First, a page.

Open and subcutaneous recent tibialis anterior tendon ruptures: does postoperative immobilization method influence outcome?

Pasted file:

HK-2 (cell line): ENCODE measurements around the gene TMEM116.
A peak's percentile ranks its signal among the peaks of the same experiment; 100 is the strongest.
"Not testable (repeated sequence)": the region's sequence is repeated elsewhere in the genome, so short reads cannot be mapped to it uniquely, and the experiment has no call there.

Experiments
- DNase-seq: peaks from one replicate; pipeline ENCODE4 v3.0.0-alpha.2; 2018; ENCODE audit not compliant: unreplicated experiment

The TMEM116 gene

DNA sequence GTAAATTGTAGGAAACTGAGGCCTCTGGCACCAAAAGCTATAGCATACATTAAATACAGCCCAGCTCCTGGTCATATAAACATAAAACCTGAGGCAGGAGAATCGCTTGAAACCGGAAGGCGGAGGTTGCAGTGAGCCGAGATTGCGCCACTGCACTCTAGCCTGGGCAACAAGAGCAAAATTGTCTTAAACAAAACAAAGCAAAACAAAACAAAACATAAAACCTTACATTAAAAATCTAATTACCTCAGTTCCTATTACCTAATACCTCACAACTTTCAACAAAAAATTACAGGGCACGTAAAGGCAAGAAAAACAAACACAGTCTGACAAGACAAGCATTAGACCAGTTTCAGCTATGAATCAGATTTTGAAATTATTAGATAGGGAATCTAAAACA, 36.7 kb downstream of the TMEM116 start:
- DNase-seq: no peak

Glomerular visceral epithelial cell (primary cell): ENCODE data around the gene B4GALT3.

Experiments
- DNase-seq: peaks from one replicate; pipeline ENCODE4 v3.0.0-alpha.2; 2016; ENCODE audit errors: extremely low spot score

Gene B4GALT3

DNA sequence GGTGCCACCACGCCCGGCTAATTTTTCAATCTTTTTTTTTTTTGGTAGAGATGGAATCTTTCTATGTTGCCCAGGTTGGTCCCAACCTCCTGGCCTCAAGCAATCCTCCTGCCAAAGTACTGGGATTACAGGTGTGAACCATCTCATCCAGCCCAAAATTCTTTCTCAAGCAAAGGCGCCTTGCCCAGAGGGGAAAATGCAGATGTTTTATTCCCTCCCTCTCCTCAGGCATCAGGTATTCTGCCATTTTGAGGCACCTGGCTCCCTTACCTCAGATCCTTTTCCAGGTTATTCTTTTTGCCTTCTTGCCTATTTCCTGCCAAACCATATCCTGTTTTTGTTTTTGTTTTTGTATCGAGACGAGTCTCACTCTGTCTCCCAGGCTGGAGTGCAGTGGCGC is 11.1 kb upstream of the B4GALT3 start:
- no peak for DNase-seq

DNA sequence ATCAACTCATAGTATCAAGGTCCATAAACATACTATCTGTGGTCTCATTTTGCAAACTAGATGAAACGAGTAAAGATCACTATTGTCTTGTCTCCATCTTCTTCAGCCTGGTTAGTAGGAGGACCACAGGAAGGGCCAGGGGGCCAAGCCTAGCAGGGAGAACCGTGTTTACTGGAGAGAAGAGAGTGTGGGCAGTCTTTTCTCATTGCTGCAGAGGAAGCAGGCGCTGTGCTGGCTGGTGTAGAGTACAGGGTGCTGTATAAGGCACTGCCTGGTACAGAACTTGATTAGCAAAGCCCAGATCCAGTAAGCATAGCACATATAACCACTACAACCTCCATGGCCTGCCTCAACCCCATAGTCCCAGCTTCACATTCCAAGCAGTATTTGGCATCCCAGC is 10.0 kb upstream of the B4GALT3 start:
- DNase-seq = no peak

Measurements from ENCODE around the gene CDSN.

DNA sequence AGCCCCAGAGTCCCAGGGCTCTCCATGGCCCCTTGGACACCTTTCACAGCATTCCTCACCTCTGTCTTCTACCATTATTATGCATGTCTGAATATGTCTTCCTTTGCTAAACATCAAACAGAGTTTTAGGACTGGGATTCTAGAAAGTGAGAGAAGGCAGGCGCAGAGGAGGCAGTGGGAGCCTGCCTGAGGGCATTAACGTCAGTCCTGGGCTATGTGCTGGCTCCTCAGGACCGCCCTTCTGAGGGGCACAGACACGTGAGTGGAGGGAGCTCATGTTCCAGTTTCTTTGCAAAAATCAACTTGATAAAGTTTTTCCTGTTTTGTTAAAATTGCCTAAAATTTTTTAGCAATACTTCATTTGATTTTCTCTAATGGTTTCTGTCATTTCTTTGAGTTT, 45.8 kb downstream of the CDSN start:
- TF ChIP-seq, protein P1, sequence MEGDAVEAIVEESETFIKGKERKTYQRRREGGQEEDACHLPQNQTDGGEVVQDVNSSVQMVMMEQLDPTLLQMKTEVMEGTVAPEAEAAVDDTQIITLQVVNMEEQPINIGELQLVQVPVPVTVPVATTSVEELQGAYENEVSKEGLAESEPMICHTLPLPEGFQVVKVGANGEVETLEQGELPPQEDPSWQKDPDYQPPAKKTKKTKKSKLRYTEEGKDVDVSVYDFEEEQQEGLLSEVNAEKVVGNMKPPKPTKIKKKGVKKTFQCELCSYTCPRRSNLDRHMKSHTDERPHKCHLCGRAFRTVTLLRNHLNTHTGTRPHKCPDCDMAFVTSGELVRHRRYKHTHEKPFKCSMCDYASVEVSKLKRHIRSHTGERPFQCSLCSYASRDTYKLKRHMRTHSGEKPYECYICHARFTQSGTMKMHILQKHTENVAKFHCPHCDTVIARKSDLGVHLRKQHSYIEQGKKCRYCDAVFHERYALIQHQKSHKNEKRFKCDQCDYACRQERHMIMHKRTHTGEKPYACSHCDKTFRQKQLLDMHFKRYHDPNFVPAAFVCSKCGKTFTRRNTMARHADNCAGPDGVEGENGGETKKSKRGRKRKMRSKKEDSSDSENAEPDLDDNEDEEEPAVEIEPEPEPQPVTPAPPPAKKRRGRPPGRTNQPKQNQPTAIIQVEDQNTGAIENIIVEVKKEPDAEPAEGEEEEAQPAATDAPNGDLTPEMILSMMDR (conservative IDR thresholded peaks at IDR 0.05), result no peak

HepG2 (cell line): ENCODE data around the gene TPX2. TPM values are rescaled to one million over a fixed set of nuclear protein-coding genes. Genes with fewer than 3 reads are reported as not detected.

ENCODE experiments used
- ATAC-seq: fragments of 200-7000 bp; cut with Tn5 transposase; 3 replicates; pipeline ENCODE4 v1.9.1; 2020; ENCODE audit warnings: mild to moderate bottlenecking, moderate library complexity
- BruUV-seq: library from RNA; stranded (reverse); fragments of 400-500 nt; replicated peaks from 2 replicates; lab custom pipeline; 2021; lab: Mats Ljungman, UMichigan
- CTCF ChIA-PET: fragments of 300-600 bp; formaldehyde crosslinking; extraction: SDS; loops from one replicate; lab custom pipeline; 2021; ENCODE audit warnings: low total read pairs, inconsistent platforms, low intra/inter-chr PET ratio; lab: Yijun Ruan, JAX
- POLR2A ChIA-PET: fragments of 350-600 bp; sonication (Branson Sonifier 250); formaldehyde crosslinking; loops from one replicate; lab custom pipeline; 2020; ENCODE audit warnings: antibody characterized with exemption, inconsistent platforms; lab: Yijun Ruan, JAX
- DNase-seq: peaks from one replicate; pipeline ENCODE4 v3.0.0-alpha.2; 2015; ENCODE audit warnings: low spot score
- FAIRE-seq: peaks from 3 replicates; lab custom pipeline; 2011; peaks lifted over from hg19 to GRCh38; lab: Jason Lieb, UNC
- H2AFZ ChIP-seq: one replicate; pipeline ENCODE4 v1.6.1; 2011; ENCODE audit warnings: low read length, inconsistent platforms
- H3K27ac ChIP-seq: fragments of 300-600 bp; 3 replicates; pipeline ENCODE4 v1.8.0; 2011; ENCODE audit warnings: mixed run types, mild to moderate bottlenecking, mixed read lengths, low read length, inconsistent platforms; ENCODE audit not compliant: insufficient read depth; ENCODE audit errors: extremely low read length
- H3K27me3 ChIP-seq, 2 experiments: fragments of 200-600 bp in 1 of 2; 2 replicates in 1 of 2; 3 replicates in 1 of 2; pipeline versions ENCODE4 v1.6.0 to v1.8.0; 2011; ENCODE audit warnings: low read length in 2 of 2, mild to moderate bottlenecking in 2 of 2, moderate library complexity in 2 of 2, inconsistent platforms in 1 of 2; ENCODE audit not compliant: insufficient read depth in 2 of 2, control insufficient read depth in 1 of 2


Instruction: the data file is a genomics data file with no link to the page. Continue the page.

UNLABELLED We report on seven traumatic lesions of the tibialis anterior tendon (one subcutaneous rupture and six open tears) in seven injured patients of mean age 45 years [17-79] all managed by direct suture and immobilization either using a cast boot (four cases) or a lower leg external fixator (three cases). After a mean follow-up of 31 months (6-50), external fixation achieved favourable clinical results with no specific complication. External fixation improves the conditions for suture efficiency, provides full immobilization and facilitates wound care in patients at a high risk of developing cutaneous complications. In accordance with data published in the literature, immobilization by means of a windowed cast boot achieved satisfactory results in patients with no risk factors. This method compatible with early mobilization avoids placement of a posterior splint which could induce slackening and weakening of tendon repair. LEVEL OF EVIDENCE Retrospective study (Level IV).


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